Newborn Brain Injury Due To Delayed Delivery
Lawsuit Against Cooper University Hospital
On August 9, 2022, WVFK&N attorneys Christopher Norman and Greg Kirby filed a medical malpractice claim on behalf of a newborn who suffered an avoidable brain injury.
The complaint alleges that on March 21, 2019, at 5:00 a.m., the baby’s mother, who was pregnant at the time, experienced a spontaneous rupture of the membranes of her amniotic sac. The mother was taken by ambulance to Cooper University Hospital (“CUH”) and arrived at or about 6:24 a.m. At 6:26 a.m., the patient was hooked up to a fetal heart monitor to monitor contractions and the baby’s health. At or around 8:00 a.m., the mother was triaged by the L&D triage unit. A history and physical exam showed that contractions had begun 1-2 hours previously and were regular in frequency and moderate in severity. Fetal activity was noted to be normal. There was no vaginal bleeding, and the amniotic fluid character was noted to be clear. The electronic fetal monitor tracing was read as “normal” with a baseline of 150 bpm, moderate variability, positive accelerations, and no decelerations. It was determined that the mother would be admitted to the L&D service once a bed became available. Throughout the morning of March 21, 2019, the health care providers generally noted normal fetal heart monitor tracings that were reassuring. At about 12:12 p.m., the mother was noted to be dilated 2 cm, 80 percent effaced, and the baby’s head was at station (-2). As such, she was noted to be remote from delivery. At about 3:38 p.m., she was still remote from delivery. Pitocin was started at that point to augment labor. The rate of Pitocin was steadily increased over the subsequent hours. Starting at about 9:30 p.m. on March 21, 2019, the fetal heart tracings worsened. At 11:54 p.m., Pitocin was stopped. On March 22, 2019, at 12:24 a.m., the mother was again given Pitocin to augment labor at a rate of 2 mU/minute. At or about 12:35 a.m., a doctor said that Pitocin could be stopped, which appears to have been turned off at about 12:40 a.m. At or about 12:40 a.m., the fetal heart tracings continued to show results that should have been non-reassuring and the medical records note that the strip was classified as a Category 2. The mother was still remote from delivery. At about 2:40 a.m., the fetal heart tracings continued to be non-reassuring and were classified as Category 2. The mother was still remote from delivery as her cervix was 9 cm dilated, 90 percent effaced, and the baby’s head was at station (0). At 3:25 a.m., the doctor restarted Pitocin at a rate of 2 mU/minute, despite the non-reassuring fetal heart tracings. At 5:00 a.m., the doctor increased the Pitocin to 4 mU/minute, despite the non-reassuring fetal heart tracings. At 5:30 a.m., the cervix progressed to 10 cm dilated and 100 percent effaced. The baby’s head was noted to be at station (+2). As such, she was entering the second stage of labor. Fetal heart tracings remained non-reassuring. At 8:20 a.m., the Pitocin was increased to 4 mU/minute in an effort to continue to augment labor. As of 8:30 a.m., the baby was not progressing. The mother was experiencing a prolonged second stage of labor, three hours after it started. Fetal heart tracings remained non-reassuring. By 10:02 a.m., after the mother had been in the second stage of labor for nearly five (5) hours, the doctors decided to attempt a forceps assisted vaginal delivery. The baby’s head was noted to be at station (+2) with a right occiput transverse head position. Another doctor was asked to assist with the forceps to rotate the baby’s head. The forceps were inserted, but the doctor was unable to articulate the two forceps blades together. As such the first attempt was aborted. At 10:11 a.m., the doctor made a second attempt to elevate the baby’s head and rotate it clockwise to the ROA position. While he was able to articulate the blades of the forceps together, he was unable to “substantially rotate” the baby’s head. The forceps were removed, and the mother was asked to start pushing again. At 10:24 a.m., the baby was delivered at 37 weeks gestational age. The baby was born limp and depressed and had assisted APGAR scores of 3, 6 and 7 at 1, 5 and 10 minutes, respectively. Shortly thereafter, the baby suffered from seizures. Subsequent brain imaging was consistent with hypoxic ischemic encephalopathy from injury in the intrapartum period shortly before delivery. As a result, the baby remains permanently and severely disabled with severe brain damage, extensive physical and cognitive developmental delays, and other permanent disabilities and problems.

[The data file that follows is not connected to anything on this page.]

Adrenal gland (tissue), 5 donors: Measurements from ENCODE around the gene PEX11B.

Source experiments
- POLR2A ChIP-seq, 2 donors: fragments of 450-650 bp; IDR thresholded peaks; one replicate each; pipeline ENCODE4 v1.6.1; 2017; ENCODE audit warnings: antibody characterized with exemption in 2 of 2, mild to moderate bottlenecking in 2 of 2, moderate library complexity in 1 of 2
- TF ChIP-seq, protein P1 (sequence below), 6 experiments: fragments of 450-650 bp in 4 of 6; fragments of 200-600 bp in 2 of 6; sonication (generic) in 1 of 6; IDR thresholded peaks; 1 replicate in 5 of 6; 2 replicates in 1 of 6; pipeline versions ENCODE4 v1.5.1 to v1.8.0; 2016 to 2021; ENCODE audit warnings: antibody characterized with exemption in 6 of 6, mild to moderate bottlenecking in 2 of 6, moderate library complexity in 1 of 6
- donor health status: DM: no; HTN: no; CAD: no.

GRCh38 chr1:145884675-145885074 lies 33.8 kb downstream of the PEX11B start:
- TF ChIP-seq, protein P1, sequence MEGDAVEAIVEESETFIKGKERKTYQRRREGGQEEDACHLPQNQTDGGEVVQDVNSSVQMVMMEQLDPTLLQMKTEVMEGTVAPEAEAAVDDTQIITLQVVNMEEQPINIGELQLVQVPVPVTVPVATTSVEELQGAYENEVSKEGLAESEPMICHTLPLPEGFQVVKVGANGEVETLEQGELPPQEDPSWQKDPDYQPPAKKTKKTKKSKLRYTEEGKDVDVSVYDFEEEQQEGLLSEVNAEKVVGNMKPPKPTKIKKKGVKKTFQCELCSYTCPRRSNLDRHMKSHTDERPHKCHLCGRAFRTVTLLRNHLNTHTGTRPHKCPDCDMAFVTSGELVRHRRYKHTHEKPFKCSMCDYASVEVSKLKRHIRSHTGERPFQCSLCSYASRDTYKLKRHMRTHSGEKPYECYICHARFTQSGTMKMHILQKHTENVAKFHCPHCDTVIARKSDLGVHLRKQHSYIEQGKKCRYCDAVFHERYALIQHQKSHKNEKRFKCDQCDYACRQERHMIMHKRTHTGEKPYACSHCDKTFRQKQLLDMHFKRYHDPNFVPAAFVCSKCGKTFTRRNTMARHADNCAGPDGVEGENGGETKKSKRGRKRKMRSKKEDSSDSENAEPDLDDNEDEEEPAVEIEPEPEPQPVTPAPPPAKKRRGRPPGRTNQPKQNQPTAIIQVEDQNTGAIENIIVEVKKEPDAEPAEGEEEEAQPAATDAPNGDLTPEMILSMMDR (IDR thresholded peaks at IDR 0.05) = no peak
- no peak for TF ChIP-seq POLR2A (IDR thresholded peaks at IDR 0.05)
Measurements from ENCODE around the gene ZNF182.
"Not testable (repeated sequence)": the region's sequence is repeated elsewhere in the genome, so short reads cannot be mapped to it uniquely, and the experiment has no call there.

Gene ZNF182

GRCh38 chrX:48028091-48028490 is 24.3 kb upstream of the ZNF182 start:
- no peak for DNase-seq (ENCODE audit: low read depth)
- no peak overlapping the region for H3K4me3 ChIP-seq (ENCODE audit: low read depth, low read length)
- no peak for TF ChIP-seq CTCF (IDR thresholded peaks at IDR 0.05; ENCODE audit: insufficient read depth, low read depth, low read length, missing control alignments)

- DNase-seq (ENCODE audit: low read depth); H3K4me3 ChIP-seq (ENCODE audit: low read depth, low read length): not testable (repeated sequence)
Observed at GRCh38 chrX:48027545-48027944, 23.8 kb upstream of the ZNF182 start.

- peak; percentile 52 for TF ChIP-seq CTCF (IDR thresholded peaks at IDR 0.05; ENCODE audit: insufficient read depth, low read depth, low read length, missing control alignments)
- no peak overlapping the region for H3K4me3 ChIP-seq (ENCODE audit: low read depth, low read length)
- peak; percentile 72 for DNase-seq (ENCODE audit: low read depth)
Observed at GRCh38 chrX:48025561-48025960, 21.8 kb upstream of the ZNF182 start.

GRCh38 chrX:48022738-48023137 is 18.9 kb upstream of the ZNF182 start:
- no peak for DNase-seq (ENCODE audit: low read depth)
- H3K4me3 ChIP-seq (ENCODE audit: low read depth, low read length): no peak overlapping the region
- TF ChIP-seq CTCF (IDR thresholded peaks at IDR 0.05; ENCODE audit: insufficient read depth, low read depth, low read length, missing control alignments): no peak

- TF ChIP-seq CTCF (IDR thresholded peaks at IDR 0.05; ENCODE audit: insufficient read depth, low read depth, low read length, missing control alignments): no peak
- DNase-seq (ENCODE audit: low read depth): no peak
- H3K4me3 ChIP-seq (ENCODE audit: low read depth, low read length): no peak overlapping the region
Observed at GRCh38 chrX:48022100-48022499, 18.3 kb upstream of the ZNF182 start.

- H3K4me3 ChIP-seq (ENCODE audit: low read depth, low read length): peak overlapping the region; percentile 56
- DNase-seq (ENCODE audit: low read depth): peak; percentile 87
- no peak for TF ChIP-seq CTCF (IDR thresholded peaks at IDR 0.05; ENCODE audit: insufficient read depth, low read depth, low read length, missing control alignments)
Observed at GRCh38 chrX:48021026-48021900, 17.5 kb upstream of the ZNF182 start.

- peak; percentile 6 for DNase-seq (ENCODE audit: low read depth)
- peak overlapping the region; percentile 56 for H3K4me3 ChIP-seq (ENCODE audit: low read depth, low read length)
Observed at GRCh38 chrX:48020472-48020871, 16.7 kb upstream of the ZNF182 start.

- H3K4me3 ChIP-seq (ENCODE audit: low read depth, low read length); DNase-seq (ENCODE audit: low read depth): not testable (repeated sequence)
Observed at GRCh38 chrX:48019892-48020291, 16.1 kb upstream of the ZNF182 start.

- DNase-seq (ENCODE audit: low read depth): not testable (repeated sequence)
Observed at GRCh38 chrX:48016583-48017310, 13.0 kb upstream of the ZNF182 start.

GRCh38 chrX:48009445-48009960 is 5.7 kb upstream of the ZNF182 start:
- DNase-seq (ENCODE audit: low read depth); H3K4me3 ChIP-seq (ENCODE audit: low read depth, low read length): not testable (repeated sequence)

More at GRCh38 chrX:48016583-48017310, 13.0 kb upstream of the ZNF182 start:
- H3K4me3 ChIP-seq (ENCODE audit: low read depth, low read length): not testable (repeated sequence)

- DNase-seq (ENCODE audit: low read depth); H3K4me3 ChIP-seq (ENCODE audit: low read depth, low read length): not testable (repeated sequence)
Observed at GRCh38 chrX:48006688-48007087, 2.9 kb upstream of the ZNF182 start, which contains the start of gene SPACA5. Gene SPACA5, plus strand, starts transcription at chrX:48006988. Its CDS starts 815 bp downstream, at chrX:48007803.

The lawsuit alleges that the injuries were a result of the negligence of Cooper University Hospital and its employees in failing to timely respond to concerning clinical signs and failing to timely deliver the baby and in negligently delivering the baby with forceps.
The action is pending in the Superior Court for Camden County, New Jersey.